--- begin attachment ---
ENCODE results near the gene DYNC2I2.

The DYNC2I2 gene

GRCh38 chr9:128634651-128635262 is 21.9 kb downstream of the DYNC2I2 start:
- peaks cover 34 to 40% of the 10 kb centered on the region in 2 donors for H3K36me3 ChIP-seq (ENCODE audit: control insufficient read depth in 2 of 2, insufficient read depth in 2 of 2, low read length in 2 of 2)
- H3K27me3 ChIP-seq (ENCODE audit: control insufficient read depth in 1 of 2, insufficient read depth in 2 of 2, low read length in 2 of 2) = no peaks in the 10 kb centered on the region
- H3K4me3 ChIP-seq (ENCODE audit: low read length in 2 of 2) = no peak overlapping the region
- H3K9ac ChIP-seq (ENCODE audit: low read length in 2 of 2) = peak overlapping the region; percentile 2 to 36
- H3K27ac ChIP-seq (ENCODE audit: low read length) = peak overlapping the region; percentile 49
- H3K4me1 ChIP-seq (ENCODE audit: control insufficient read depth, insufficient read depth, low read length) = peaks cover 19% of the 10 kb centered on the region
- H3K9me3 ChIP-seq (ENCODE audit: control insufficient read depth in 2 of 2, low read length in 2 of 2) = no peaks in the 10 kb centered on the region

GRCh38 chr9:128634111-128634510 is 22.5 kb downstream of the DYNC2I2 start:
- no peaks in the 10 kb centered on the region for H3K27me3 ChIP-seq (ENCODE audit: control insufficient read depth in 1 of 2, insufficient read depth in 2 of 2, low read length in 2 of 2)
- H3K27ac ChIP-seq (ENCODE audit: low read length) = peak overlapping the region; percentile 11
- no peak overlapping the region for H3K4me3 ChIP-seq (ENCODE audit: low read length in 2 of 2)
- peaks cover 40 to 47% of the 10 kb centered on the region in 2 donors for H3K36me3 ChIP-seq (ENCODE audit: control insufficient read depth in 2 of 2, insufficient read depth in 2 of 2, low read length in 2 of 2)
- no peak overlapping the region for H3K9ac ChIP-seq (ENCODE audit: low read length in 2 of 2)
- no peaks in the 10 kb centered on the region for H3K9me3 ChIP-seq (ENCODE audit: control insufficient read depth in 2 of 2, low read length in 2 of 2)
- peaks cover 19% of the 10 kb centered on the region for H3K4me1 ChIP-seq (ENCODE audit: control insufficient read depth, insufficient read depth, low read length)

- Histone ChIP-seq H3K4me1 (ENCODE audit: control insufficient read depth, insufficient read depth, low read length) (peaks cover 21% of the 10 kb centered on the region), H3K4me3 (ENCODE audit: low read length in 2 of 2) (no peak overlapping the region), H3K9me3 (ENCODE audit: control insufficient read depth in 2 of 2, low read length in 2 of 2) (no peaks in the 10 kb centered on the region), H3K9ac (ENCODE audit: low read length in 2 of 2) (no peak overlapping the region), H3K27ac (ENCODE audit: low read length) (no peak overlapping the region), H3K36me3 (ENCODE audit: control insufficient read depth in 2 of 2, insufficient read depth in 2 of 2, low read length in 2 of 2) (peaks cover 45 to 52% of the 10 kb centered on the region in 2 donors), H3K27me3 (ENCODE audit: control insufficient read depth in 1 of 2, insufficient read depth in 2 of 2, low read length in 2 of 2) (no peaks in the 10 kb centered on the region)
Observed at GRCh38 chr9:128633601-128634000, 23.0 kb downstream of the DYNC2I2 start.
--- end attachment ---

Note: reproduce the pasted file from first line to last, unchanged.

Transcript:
ENCODE results near the gene DYNC2I2.

The DYNC2I2 gene

GRCh38 chr9:128634651-128635262 is 21.9 kb downstream of the DYNC2I2 start:
- peaks cover 34 to 40% of the 10 kb centered on the region in 2 donors for H3K36me3 ChIP-seq (ENCODE audit: control insufficient read depth in 2 of 2, insufficient read depth in 2 of 2, low read length in 2 of 2)
- H3K27me3 ChIP-seq (ENCODE audit: control insufficient read depth in 1 of 2, insufficient read depth in 2 of 2, low read length in 2 of 2) = no peaks in the 10 kb centered on the region
- H3K4me3 ChIP-seq (ENCODE audit: low read length in 2 of 2) = no peak overlapping the region
- H3K9ac ChIP-seq (ENCODE audit: low read length in 2 of 2) = peak overlapping the region; percentile 2 to 36
- H3K27ac ChIP-seq (ENCODE audit: low read length) = peak overlapping the region; percentile 49
- H3K4me1 ChIP-seq (ENCODE audit: control insufficient read depth, insufficient read depth, low read length) = peaks cover 19% of the 10 kb centered on the region
- H3K9me3 ChIP-seq (ENCODE audit: control insufficient read depth in 2 of 2, low read length in 2 of 2) = no peaks in the 10 kb centered on the region

GRCh38 chr9:128634111-128634510 is 22.5 kb downstream of the DYNC2I2 start:
- no peaks in the 10 kb centered on the region for H3K27me3 ChIP-seq (ENCODE audit: control insufficient read depth in 1 of 2, insufficient read depth in 2 of 2, low read length in 2 of 2)
- H3K27ac ChIP-seq (ENCODE audit: low read length) = peak overlapping the region; percentile 11
- no peak overlapping the region for H3K4me3 ChIP-seq (ENCODE audit: low read length in 2 of 2)
- peaks cover 40 to 47% of the 10 kb centered on the region in 2 donors for H3K36me3 ChIP-seq (ENCODE audit: control insufficient read depth in 2 of 2, insufficient read depth in 2 of 2, low read length in 2 of 2)
- no peak overlapping the region for H3K9ac ChIP-seq (ENCODE audit: low read length in 2 of 2)
- no peaks in the 10 kb centered on the region for H3K9me3 ChIP-seq (ENCODE audit: control insufficient read depth in 2 of 2, low read length in 2 of 2)
- peaks cover 19% of the 10 kb centered on the region for H3K4me1 ChIP-seq (ENCODE audit: control insufficient read depth, insufficient read depth, low read length)

- Histone ChIP-seq H3K4me1 (ENCODE audit: control insufficient read depth, insufficient read depth, low read length) (peaks cover 21% of the 10 kb centered on the region), H3K4me3 (ENCODE audit: low read length in 2 of 2) (no peak overlapping the region), H3K9me3 (ENCODE audit: control insufficient read depth in 2 of 2, low read length in 2 of 2) (no peaks in the 10 kb centered on the region), H3K9ac (ENCODE audit: low read length in 2 of 2) (no peak overlapping the region), H3K27ac (ENCODE audit: low read length) (no peak overlapping the region), H3K36me3 (ENCODE audit: control insufficient read depth in 2 of 2, insufficient read depth in 2 of 2, low read length in 2 of 2) (peaks cover 45 to 52% of the 10 kb centered on the region in 2 donors), H3K27me3 (ENCODE audit: control insufficient read depth in 1 of 2, insufficient read depth in 2 of 2, low read length in 2 of 2) (no peaks in the 10 kb centered on the region)
Observed at GRCh38 chr9:128633601-128634000, 23.0 kb downstream of the DYNC2I2 start.